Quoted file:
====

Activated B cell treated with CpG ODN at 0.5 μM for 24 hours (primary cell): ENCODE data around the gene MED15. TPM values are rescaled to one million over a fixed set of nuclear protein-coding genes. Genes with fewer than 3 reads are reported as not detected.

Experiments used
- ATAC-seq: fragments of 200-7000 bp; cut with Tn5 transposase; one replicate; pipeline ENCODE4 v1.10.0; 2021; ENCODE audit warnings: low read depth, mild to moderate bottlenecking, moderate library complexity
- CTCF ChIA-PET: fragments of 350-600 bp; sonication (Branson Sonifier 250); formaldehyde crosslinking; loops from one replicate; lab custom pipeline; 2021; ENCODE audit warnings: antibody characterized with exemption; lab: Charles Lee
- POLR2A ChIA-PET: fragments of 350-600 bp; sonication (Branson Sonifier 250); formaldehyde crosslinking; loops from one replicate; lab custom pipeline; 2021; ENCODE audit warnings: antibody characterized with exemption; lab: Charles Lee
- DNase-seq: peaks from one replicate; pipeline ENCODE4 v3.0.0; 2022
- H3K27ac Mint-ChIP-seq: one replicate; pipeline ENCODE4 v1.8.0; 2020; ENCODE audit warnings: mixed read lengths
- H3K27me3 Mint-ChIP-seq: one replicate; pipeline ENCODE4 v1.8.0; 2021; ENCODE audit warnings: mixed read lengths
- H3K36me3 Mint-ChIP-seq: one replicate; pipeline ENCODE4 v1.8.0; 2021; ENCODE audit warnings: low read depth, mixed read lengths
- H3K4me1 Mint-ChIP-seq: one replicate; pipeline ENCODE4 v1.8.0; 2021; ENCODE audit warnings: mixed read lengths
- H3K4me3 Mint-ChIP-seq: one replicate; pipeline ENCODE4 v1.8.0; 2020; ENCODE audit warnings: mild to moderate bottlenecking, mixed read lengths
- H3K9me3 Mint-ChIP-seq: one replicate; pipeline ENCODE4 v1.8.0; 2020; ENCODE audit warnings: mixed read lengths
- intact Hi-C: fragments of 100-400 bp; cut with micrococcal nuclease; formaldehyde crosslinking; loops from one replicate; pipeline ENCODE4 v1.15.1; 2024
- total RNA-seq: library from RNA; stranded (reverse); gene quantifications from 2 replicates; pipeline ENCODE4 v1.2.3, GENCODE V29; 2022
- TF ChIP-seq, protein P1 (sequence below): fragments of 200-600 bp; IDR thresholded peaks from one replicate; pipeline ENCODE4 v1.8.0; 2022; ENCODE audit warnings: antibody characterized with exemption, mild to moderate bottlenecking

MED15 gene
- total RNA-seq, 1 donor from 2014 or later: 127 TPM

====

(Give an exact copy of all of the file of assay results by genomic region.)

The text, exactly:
Activated B cell treated with CpG ODN at 0.5 μM for 24 hours (primary cell): ENCODE data around the gene MED15. TPM values are rescaled to one million over a fixed set of nuclear protein-coding genes. Genes with fewer than 3 reads are reported as not detected.

Experiments used
- ATAC-seq: fragments of 200-7000 bp; cut with Tn5 transposase; one replicate; pipeline ENCODE4 v1.10.0; 2021; ENCODE audit warnings: low read depth, mild to moderate bottlenecking, moderate library complexity
- CTCF ChIA-PET: fragments of 350-600 bp; sonication (Branson Sonifier 250); formaldehyde crosslinking; loops from one replicate; lab custom pipeline; 2021; ENCODE audit warnings: antibody characterized with exemption; lab: Charles Lee
- POLR2A ChIA-PET: fragments of 350-600 bp; sonication (Branson Sonifier 250); formaldehyde crosslinking; loops from one replicate; lab custom pipeline; 2021; ENCODE audit warnings: antibody characterized with exemption; lab: Charles Lee
- DNase-seq: peaks from one replicate; pipeline ENCODE4 v3.0.0; 2022
- H3K27ac Mint-ChIP-seq: one replicate; pipeline ENCODE4 v1.8.0; 2020; ENCODE audit warnings: mixed read lengths
- H3K27me3 Mint-ChIP-seq: one replicate; pipeline ENCODE4 v1.8.0; 2021; ENCODE audit warnings: mixed read lengths
- H3K36me3 Mint-ChIP-seq: one replicate; pipeline ENCODE4 v1.8.0; 2021; ENCODE audit warnings: low read depth, mixed read lengths
- H3K4me1 Mint-ChIP-seq: one replicate; pipeline ENCODE4 v1.8.0; 2021; ENCODE audit warnings: mixed read lengths
- H3K4me3 Mint-ChIP-seq: one replicate; pipeline ENCODE4 v1.8.0; 2020; ENCODE audit warnings: mild to moderate bottlenecking, mixed read lengths
- H3K9me3 Mint-ChIP-seq: one replicate; pipeline ENCODE4 v1.8.0; 2020; ENCODE audit warnings: mixed read lengths
- intact Hi-C: fragments of 100-400 bp; cut with micrococcal nuclease; formaldehyde crosslinking; loops from one replicate; pipeline ENCODE4 v1.15.1; 2024
- total RNA-seq: library from RNA; stranded (reverse); gene quantifications from 2 replicates; pipeline ENCODE4 v1.2.3, GENCODE V29; 2022
- TF ChIP-seq, protein P1 (sequence below): fragments of 200-600 bp; IDR thresholded peaks from one replicate; pipeline ENCODE4 v1.8.0; 2022; ENCODE audit warnings: antibody characterized with exemption, mild to moderate bottlenecking

MED15 gene
- total RNA-seq, 1 donor from 2014 or later: 127 TPM